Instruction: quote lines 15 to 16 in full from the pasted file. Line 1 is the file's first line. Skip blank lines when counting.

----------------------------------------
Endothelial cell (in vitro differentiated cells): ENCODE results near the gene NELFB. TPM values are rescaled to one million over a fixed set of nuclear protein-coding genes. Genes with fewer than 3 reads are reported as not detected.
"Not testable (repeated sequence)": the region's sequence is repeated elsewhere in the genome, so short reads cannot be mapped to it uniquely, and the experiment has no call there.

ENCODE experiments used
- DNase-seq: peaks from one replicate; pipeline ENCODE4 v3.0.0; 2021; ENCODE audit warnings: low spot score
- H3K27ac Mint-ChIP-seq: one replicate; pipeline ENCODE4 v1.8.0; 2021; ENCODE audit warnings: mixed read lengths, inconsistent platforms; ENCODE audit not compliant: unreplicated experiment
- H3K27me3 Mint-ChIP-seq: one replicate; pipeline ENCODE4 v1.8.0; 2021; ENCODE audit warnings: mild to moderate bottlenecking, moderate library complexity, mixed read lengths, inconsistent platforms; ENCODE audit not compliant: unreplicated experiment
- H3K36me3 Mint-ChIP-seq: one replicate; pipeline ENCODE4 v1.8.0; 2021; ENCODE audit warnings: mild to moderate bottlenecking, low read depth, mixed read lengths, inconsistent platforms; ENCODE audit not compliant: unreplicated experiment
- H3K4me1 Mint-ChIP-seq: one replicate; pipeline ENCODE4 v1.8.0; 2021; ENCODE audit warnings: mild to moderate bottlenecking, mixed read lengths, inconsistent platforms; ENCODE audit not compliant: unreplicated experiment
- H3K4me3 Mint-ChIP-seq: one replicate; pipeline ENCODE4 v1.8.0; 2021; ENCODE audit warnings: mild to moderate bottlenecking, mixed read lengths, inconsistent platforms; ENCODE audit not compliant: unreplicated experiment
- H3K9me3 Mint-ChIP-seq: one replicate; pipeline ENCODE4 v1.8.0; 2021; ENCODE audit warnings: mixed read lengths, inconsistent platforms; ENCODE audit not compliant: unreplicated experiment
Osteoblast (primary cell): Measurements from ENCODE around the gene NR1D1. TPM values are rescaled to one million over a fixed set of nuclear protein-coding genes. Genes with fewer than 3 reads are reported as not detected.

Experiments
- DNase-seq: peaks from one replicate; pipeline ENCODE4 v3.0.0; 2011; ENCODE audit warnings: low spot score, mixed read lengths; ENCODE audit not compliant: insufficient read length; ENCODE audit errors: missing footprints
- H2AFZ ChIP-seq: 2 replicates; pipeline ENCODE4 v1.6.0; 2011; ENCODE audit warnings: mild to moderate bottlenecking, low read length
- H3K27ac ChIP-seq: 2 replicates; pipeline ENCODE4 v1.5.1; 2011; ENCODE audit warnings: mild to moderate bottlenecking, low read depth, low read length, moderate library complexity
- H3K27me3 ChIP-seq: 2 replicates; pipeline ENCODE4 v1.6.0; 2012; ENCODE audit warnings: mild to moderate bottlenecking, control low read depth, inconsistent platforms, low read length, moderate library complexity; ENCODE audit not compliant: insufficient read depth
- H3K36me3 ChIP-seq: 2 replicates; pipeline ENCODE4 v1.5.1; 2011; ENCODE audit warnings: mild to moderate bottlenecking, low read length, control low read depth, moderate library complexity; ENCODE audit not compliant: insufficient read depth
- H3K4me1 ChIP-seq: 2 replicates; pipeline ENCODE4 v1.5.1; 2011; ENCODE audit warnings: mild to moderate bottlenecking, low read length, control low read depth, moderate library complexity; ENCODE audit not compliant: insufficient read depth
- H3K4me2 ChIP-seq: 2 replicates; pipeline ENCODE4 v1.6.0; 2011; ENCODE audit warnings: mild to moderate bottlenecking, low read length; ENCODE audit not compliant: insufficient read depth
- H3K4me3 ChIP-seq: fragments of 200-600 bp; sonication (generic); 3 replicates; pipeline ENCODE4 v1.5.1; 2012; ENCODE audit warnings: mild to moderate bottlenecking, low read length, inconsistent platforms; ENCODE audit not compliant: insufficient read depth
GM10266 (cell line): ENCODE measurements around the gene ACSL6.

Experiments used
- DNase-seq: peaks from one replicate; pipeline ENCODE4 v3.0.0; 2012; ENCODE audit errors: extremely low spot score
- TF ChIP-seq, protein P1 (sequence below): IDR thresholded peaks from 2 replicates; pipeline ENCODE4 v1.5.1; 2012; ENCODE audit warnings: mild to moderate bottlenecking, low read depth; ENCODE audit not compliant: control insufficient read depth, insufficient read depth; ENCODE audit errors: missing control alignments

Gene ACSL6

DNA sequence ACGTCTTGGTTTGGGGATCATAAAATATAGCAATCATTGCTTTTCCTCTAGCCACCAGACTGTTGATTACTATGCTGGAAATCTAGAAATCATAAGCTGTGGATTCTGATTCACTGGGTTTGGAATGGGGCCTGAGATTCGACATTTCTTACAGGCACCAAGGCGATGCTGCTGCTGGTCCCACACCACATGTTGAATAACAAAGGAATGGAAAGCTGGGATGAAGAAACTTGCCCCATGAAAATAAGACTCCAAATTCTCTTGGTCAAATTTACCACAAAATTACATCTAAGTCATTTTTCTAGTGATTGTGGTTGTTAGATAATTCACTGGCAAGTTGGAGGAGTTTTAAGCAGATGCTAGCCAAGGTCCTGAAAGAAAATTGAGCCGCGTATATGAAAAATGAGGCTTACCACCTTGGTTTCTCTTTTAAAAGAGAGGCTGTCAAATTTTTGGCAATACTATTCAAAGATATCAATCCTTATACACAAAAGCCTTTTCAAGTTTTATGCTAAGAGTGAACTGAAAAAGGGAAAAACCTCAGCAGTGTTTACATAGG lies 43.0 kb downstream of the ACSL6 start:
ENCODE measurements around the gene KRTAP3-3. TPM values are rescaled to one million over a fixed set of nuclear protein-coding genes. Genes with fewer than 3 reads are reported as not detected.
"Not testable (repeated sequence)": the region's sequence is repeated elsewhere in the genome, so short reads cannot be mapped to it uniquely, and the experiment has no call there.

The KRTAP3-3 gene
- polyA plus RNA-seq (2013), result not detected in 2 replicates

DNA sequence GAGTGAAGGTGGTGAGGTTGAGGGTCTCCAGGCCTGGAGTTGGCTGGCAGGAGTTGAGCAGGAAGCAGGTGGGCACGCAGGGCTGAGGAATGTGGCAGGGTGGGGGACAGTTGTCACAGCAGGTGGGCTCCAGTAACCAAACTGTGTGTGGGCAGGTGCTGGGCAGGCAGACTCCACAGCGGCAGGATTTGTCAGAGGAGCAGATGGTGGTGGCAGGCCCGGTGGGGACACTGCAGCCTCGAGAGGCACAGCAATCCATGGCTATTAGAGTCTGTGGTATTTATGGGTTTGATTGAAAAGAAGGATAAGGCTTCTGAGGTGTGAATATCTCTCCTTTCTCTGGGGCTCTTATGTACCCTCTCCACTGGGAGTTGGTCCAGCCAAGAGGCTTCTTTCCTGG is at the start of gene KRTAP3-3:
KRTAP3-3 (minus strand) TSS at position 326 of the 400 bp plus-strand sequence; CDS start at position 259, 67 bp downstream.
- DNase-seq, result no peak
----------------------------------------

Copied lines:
- H3K27ac ChIP-seq: 2 replicates; pipeline ENCODE4 v1.5.1; 2011; ENCODE audit warnings: mild to moderate bottlenecking, low read depth, low read length, moderate library complexity
- H3K27me3 ChIP-seq: 2 replicates; pipeline ENCODE4 v1.6.0; 2012; ENCODE audit warnings: mild to moderate bottlenecking, control low read depth, inconsistent platforms, low read length, moderate library complexity; ENCODE audit not compliant: insufficient read depth